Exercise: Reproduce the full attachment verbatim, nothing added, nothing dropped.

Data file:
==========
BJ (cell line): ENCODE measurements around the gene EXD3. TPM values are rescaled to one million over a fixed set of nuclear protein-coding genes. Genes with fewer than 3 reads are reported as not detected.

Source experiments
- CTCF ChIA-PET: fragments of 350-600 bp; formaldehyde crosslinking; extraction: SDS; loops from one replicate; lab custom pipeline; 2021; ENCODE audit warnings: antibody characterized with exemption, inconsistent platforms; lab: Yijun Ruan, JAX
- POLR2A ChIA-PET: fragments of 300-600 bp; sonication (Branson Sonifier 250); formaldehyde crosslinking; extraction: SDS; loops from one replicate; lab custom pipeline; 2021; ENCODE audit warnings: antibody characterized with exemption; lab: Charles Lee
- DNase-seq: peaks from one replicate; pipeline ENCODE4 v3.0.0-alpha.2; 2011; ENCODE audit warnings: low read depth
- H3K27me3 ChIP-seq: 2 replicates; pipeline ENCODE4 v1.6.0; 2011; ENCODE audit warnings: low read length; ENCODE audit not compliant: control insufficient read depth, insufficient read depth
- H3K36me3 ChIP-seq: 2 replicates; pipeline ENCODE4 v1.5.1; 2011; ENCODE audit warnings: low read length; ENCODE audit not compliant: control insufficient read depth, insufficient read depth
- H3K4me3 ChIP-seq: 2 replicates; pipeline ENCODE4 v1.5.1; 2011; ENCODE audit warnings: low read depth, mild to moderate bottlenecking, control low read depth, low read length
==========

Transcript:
BJ (cell line): ENCODE measurements around the gene EXD3. TPM values are rescaled to one million over a fixed set of nuclear protein-coding genes. Genes with fewer than 3 reads are reported as not detected.

Source experiments
- CTCF ChIA-PET: fragments of 350-600 bp; formaldehyde crosslinking; extraction: SDS; loops from one replicate; lab custom pipeline; 2021; ENCODE audit warnings: antibody characterized with exemption, inconsistent platforms; lab: Yijun Ruan, JAX
- POLR2A ChIA-PET: fragments of 300-600 bp; sonication (Branson Sonifier 250); formaldehyde crosslinking; extraction: SDS; loops from one replicate; lab custom pipeline; 2021; ENCODE audit warnings: antibody characterized with exemption; lab: Charles Lee
- DNase-seq: peaks from one replicate; pipeline ENCODE4 v3.0.0-alpha.2; 2011; ENCODE audit warnings: low read depth
- H3K27me3 ChIP-seq: 2 replicates; pipeline ENCODE4 v1.6.0; 2011; ENCODE audit warnings: low read length; ENCODE audit not compliant: control insufficient read depth, insufficient read depth
- H3K36me3 ChIP-seq: 2 replicates; pipeline ENCODE4 v1.5.1; 2011; ENCODE audit warnings: low read length; ENCODE audit not compliant: control insufficient read depth, insufficient read depth
- H3K4me3 ChIP-seq: 2 replicates; pipeline ENCODE4 v1.5.1; 2011; ENCODE audit warnings: low read depth, mild to moderate bottlenecking, control low read depth, low read length